“My Sweet Lord” , released in November 1970 on his triple album All Things Must Pass. It was also released as a single, George Harrison‘s first as a solo artist, and topped charts worldwide; it was the biggest-selling single of 1971 in the UK. In America and Britain, the song was the first number-one single by an ex-Beatle. Harrison originally gave the song to his fellow Apple Records artist Billy Preston to record; this version, which Harrison co-produced, appeared on Preston’s Encouraging Words album in September 1970.
George wrote “My Sweet Lord” in praise of the Hindu god Krishna, while intending the lyrics as a call to abandon religious sectarianism through his blending of the Hebrew word hallelujah with chants of “Hare Krishna” and Vedic prayer. The recording features producer Phil Spector‘s Wall of Sound treatment and heralded the arrival of Harrison’s slide guitar technique, which one biographer described as “musically as distinctive a signature as the mark of Zorro”. Preston, Ringo Starr, Eric Clapton, and the group Badfinger are among the other musicians on the recording.
Later in the 1970s, “My Sweet Lord” was at the centre of a heavily publicised copyright infringement suit due to its similarity to the Ronnie Mack song “He’s So Fine”, a 1963 hit for the New York girl group the Chiffons. In 1976, Harrison was found to have subconsciously plagiarised the song, a verdict that had repercussions throughout the music industry. He claimed to have used the out-of-copyright “Oh Happy Day”, a Christian hymn, as his inspiration for the melody.
Harrison performed “My Sweet Lord” at the Concert for Bangladesh in August 1971, and it remains the most popular composition from his post-Beatles career. He reworked it as “My Sweet Lord (2000)” for inclusion as a bonus track on the 30th anniversary reissue of All Things Must Pass. Many artists have covered the song, including Andy Williams, Peggy Lee, Edwin Starr, Johnny Mathis, Nina Simone, Julio Iglesias, Richie Havens, Megadeth, Boy George, Elton John, Jim James, Bonnie Bramlett and Elliott Smith. “My Sweet Lord” is ranked 460th on Rolling Stone magazine’s list of “the 500 Greatest Songs of All Time”. The song reached number one in Britain for a second time when rereleased in January 2002, two months after Harrison’s death.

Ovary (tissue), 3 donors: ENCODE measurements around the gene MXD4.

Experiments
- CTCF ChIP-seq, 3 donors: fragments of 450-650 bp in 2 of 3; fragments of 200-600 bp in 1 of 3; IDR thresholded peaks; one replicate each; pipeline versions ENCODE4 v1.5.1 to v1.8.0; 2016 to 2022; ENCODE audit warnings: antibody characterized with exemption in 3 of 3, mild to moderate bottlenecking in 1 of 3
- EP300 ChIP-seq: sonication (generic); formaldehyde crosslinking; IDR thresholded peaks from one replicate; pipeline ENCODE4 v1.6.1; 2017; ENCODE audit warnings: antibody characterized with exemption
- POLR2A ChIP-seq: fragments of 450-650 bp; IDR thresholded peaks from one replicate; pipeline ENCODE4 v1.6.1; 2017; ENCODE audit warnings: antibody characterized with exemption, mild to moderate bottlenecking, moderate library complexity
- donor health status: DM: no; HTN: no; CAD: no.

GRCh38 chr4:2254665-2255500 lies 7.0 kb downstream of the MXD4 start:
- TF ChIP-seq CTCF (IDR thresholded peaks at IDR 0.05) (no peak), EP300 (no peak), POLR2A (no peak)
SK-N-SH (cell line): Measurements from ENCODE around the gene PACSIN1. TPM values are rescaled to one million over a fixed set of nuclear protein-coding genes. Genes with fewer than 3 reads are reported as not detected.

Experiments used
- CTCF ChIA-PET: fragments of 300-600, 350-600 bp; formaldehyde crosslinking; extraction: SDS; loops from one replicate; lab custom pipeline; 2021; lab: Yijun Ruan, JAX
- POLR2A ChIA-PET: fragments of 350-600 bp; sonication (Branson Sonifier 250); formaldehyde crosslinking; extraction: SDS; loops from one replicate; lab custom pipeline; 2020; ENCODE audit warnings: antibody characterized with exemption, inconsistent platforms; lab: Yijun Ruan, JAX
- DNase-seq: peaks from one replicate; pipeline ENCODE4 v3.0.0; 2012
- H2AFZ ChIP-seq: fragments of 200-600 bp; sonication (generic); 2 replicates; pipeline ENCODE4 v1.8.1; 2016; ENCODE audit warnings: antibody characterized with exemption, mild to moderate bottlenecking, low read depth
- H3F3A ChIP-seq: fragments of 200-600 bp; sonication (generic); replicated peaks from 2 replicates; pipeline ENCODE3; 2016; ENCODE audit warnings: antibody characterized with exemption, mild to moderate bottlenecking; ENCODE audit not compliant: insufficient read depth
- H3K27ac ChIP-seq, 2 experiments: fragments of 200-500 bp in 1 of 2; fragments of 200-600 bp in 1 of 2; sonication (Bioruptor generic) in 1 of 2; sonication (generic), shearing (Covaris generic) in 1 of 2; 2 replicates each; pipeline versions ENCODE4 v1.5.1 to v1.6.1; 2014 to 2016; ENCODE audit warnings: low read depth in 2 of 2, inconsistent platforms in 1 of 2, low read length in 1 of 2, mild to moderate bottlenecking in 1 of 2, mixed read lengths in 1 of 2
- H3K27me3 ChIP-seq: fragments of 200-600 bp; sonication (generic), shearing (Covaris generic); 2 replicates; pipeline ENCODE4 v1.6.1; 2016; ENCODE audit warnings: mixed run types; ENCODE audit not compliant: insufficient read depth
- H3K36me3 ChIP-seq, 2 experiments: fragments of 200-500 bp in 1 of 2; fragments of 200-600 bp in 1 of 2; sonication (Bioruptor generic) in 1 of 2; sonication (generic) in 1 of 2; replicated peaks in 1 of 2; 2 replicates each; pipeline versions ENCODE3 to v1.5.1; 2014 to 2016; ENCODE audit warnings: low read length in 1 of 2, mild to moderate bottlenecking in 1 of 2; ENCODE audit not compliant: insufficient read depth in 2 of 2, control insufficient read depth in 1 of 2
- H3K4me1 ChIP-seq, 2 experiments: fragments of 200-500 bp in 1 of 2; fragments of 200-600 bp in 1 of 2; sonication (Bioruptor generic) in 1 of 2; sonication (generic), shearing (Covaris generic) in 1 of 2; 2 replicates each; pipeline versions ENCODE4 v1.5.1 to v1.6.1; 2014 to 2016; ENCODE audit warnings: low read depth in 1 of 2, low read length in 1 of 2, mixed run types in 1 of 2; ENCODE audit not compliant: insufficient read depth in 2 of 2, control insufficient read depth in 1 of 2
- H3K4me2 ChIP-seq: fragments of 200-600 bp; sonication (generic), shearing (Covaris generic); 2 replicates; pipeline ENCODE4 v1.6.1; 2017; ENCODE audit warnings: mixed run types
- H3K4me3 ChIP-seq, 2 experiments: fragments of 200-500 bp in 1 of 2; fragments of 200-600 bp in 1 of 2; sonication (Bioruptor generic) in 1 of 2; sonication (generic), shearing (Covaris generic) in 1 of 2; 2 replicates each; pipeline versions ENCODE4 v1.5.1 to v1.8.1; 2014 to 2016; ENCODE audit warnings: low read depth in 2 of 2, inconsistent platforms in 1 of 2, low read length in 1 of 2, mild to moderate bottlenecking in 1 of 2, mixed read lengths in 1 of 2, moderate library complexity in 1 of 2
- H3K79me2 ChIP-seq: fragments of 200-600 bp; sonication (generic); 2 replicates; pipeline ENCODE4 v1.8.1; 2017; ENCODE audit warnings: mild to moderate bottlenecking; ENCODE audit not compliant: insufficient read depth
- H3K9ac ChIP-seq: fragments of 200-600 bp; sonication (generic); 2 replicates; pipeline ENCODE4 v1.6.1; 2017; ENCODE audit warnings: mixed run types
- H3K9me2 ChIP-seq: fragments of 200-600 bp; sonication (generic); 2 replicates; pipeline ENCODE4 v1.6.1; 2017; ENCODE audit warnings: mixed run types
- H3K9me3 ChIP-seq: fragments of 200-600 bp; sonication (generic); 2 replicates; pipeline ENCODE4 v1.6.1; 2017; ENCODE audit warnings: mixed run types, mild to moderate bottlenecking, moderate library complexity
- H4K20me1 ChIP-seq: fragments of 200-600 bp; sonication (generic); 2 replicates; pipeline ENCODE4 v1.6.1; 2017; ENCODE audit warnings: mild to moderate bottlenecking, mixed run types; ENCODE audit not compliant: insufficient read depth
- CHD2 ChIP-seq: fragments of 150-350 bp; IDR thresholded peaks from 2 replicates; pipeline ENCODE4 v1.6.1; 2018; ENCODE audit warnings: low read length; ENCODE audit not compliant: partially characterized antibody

George Harrison began writing “My Sweet Lord” in December 1969, when he, Billy Preston and Eric Clapton were in Copenhagen, Denmark,as guest artists on Delaney & Bonnie’s European tour. By this time, Harrison had already written the gospel-influenced “Hear Me Lord” and “Gopala Krishna”, and (with Preston) the African-American spiritual “Sing One for the Lord”. He had also produced two religious-themed hit singles on the Beatles’ Apple record label: Preston’s “That’s the Way God Planned It” and Radha Krishna Temple (London)’s “Hare Krishna Mantra”. The latter was a musical adaptation of the 5000-year-old Vaishnava Hindu mantra, performed by members of the International Society for Krishna Consciousness (ISKCON), colloquially known as “the Hare Krishna movement”. Harrison now wanted to fuse the messages of the Christian and Gaudiya Vaishnava faiths into what musical biographer Simon Leng terms “gospel incantation with a Vedic chant”.
The Copenhagen stopover marked the end of the Delaney & Bonnie tour, with a three-night residency at the Falkoner Theatre on 10–12 December. According to Harrison’s 1976 court testimony, “My Sweet Lord” was conceived while the band members were attending a backstage press conference and he had ducked out to an upstairs room at the theatre. Harrison recalled vamping chords on guitar and alternating between sung phrases of “hallelujah” and “Hare Krishna“.He later took the idea to the others, and the chorus vocals were developed further.Band leader Delaney Bramlett‘s more recent version of events is that the idea originated from Harrison asking him how to go about writing a genuine gospel song, and that Bramlett demonstrated by scat singing the words “Oh my Lord” while wife Bonnie and singer Rita Coolidge added gospel “hallelujah“s in reply.British music journalist John Harris has questioned the accuracy of Bramlett’s account, however, comparing it to a fisherman’s “It was this big”-type bragging story.
Using as his inspiration the Edwin Hawkins Singers’ rendition of an eighteenth-century Christian hymn, “Oh Happy Day”,Harrison continued working on the theme.He completed the song, with some help from Preston, once they had returned to London.
The following musicians are believed to have played on Harrison’s original version of “My Sweet Lord”:
- George Harrison – vocals, acoustic guitar, slide guitars, backing vocals
- Eric Clapton – acoustic guitar
- Pete Ham – acoustic guitar
- Tom Evans – acoustic guitar
- Joey Molland – acoustic guitar
- Billy Preston – piano
- Gary Wright – electric piano
- Klaus Voormann – bass
- Ringo Starr – drums, percussion
- Jim Gordon – drums, percussion
- Mike Gibbins – tambourine
- John Barham – string and woodwind arrangements
- Bobby Whitlock – harmonium
- uncredited – zithers